Maine Public - Monday, September 16, 2019 

All this week, Maine Public - and more than 250 other news outlets all around the world - are reporting stories on climate change as part of the "Covering Climate Now" project. In Maine, scientists say that climate change means hot summers, warm winters, more rain, and less snow, along with a warming gulf of Maine, and that will affect the state's fisheries, its economy and traditional ways of life. Professor Ivan Fernandez of the Climate Change Institute at UMaine is one of the authors of the report, "Maine's Climate Future." He says that since the findings came out out in 2015, there have been many big changes in the state and globally, including an acceleration in the pace of change.
Democratic Presidential Candidates Focus On Climate Change On The Campaign Trail
Maine Public - Monday, September 16, 2019 

In August, a poll showed a sharp increase in the number of Americans who view climate change as a major threat to the well-being of the country ⁠— from 40% in 2013 to 57% now. It is of particular concern to Democratic voters, as reflected by the emergence of climate change as a leading issue in the 2020 Democratic presidential primary. The same poll indicates that of the voters who identify as Democrats or left-leaning independents, 87% view climate change as a major concern. And that view is reflected by many of the top Democratic presidential candidates.
5 facts you need to know about the proposed salmon farm in Belfast
Bangor Daily News - Monday, September 16, 2019 

A proposal to build a $500-million land-based salmon farm here has drawn both broad support and loud opposition from the community, which largely remains divided over the project’s potential to spur economic growth versus the environmental harm it poses to Penobscot Bay and the surrounding area. Norway-based Nordic Aquafarms has filed thousands of pages of legal documents and permit applications with local planners and officials that aim to address some of these concerns. Here is a brief primer for those who want to learn more about the project.
How one man’s laziness is saving the environment around Pushaw Lake
Bangor Metro - Monday, September 16, 2019 

My laziness has paid off. My yard became the first certified LakeSmart property on Pushaw Lake. Maine passed a shoreland zoning law in 1971 aimed at the prevention of erosion. It worked. Degradation of water quality slowed. Some lakes improved. Unfortunately, many lakeside cottages in Maine were built before the law, sometimes within inches of the waterline, and crowded together. Drainage on camp roads often directs runoff toward the lake. Fertilized lawns have grown more popular. Water quality remains a constant worry. LakeSmart is a modern way to address the problem. The free program informs homeowners on how to maximize enjoyment of their properties, while minimizing erosion. Since moving in nearly 20 years ago, I have seldom done anything to discourage regrowth along my shoreline. It was too much like work. I never thought that I would be an environmental hero. But thanks to my innate laziness, I’m crushing it! ~ Bob Duchesne
The 179th Farmington Fair has begun
Franklin Journal - Monday, September 16, 2019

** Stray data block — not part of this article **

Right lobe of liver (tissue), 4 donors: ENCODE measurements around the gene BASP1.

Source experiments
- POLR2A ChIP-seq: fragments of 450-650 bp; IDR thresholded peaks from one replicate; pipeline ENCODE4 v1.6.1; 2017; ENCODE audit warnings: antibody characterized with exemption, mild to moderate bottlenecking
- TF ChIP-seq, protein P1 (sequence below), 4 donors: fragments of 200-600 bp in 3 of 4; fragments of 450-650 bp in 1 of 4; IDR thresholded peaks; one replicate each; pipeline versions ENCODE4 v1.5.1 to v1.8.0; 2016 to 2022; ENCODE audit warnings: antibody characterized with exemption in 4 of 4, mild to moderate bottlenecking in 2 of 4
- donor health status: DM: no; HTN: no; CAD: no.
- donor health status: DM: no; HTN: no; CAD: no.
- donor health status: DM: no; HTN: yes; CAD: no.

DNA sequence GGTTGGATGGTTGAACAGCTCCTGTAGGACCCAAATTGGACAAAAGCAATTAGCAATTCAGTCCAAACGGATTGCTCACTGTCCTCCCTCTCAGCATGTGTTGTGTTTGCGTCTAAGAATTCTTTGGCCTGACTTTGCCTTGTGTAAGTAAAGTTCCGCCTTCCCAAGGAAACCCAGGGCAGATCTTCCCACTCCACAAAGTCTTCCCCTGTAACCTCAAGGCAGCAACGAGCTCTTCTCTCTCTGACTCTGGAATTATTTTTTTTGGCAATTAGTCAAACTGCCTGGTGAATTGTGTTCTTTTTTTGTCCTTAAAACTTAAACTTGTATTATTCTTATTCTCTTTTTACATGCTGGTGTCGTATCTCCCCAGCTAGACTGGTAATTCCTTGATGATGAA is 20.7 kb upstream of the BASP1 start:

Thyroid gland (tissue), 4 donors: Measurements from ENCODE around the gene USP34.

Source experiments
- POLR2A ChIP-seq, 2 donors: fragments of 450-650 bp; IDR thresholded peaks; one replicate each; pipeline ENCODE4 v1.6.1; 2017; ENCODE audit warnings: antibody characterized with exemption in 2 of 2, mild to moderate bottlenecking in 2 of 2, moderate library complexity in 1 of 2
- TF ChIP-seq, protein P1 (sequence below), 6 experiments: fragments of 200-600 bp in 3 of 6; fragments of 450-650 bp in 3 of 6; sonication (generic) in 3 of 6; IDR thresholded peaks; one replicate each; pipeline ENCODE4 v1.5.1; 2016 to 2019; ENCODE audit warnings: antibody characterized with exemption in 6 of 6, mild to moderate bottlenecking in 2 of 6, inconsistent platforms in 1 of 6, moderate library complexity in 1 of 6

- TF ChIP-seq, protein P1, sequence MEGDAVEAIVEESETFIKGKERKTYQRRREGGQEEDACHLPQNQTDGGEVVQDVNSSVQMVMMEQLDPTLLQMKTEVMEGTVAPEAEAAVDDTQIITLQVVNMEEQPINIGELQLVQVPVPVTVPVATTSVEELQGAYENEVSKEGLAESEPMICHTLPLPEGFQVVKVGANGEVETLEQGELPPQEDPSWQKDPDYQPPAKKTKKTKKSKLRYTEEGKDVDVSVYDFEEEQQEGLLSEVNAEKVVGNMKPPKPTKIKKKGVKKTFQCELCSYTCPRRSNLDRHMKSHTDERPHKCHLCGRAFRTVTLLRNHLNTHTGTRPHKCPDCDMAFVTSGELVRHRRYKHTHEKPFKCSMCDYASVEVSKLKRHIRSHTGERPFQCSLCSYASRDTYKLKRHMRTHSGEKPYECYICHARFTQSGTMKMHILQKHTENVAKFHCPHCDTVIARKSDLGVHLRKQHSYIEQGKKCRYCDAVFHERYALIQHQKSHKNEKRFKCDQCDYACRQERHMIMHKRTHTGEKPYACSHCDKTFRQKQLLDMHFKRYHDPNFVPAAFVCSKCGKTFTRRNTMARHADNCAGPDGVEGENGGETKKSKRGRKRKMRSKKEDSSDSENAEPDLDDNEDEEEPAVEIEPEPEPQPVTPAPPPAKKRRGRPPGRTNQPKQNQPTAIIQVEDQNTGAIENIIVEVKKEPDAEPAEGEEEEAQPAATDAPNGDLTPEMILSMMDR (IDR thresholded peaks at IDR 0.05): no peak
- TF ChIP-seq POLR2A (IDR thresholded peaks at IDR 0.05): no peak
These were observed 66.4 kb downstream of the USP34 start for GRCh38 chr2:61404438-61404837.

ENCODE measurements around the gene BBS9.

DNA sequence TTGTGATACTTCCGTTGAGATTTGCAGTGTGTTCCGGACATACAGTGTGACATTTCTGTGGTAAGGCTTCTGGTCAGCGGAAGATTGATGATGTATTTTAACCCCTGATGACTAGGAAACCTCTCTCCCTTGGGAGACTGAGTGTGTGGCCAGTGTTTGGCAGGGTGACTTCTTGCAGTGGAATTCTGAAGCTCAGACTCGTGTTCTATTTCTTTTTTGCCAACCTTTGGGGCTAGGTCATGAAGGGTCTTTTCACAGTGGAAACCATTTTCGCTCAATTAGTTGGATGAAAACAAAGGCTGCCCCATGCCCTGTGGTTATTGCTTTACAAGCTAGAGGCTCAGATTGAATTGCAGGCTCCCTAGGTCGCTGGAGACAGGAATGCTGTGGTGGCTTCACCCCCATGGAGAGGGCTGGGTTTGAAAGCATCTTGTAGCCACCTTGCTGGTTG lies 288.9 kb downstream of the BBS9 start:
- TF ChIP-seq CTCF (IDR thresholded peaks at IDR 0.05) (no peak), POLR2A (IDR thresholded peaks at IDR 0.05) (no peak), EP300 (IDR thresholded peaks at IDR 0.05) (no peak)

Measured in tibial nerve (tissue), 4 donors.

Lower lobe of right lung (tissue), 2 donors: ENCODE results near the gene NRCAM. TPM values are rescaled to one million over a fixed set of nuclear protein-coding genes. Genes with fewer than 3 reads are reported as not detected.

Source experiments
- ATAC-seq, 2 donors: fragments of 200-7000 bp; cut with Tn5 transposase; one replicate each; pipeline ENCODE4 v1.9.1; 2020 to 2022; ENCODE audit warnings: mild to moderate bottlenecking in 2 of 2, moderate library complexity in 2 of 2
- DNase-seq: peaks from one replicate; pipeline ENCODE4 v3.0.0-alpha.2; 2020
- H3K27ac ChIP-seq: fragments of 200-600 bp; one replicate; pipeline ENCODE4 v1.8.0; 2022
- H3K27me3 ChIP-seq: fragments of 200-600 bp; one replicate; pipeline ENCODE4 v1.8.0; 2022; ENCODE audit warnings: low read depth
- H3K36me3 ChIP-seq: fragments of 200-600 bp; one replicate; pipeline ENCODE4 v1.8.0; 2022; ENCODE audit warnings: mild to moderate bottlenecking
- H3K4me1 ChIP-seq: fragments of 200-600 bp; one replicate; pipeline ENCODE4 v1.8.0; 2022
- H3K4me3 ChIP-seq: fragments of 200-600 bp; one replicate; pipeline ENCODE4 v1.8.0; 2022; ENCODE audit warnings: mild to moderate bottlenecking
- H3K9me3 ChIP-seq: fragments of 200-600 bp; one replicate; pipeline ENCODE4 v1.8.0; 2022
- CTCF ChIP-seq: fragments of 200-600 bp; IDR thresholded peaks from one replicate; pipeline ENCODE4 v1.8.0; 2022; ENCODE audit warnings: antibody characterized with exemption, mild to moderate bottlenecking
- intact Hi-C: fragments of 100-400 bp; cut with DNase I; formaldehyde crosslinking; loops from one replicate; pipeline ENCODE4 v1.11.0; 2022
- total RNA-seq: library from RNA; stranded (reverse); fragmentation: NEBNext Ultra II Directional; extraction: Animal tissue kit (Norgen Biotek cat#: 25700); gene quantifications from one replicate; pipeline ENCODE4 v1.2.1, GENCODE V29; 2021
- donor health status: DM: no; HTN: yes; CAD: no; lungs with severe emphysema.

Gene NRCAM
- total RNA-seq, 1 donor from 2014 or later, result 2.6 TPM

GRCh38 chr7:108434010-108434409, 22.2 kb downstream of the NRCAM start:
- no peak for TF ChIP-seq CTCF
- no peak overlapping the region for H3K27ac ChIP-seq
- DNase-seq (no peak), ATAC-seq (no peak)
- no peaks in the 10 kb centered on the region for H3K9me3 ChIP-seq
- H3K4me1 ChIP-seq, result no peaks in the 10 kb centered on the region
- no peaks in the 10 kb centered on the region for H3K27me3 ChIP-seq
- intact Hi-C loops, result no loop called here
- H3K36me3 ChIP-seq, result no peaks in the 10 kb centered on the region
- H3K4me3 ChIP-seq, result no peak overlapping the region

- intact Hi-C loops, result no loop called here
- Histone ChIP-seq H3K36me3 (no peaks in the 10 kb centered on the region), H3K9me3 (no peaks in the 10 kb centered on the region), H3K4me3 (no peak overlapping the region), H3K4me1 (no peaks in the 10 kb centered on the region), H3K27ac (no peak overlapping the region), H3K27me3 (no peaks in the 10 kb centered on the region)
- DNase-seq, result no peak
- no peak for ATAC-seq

Whether competing in events or getting to know the animals, kids at the Farmington Fair were all smiles.
Portland police investigate possible theft at recycler ecomaine
Portland Press Herald - Monday, September 16, 2019 

A top manager at ecomaine’s Portland recycling facility was fired in March for destroying documents, and police are now investigating the theft of more than $300,000 from the publicly owned nonprofit. John Morin was fired from his position as plant manager on March 8 for “unexplained irregularities” at the facility and failing to follow procedures and policies. Meanwhile, Morin is named in a search warrant affidavit that says Portland police are investigating a suspected theft from ecomaine of an estimated $309,000 over a number of years.
Portland hopes to get a better handle on West End air quality concerns
Portland Press Herald - Monday, September 16, 2019 

Portland announced Friday it will partner with the Maine Department of Environmental Protection to install an air quality monitoring device in the West End. The sensor will monitor air quality 24 hours a day and will capture the same data as the monitors that are located on the other side of the Fore River in South Portland, where residents have expressed concerns about air pollution emitted by tank farms. Portland hopes to combine its data with South Portland in an effort to mount a regional effort that could help identify the source of any potential air quality contamination.
Property owners push back against landmark designation
Portland Press Herald - Monday, September 16, 2019 

Several property owners along Forest Avenue and within Woodfords Corner are pushing back against the city of Portland’s efforts to designate their buildings as historic landmarks. City officials and preservationists say the designations between Interstate 295 and Woodfords Corner are needed to preserve the remnants of what was once the city’s “auto row,” where some of the first auto dealerships and showrooms were located, and could free up historic tax credits for renovations. But several property owners say they’re not interested in participating in that program, which will only add a layer of bureaucracy and increase costs for maintenance and restrict the types of upgrades that can be made to buildings.
Maine finally addressing climate change in the gulf
Portland Press Herald - Monday, September 16, 2019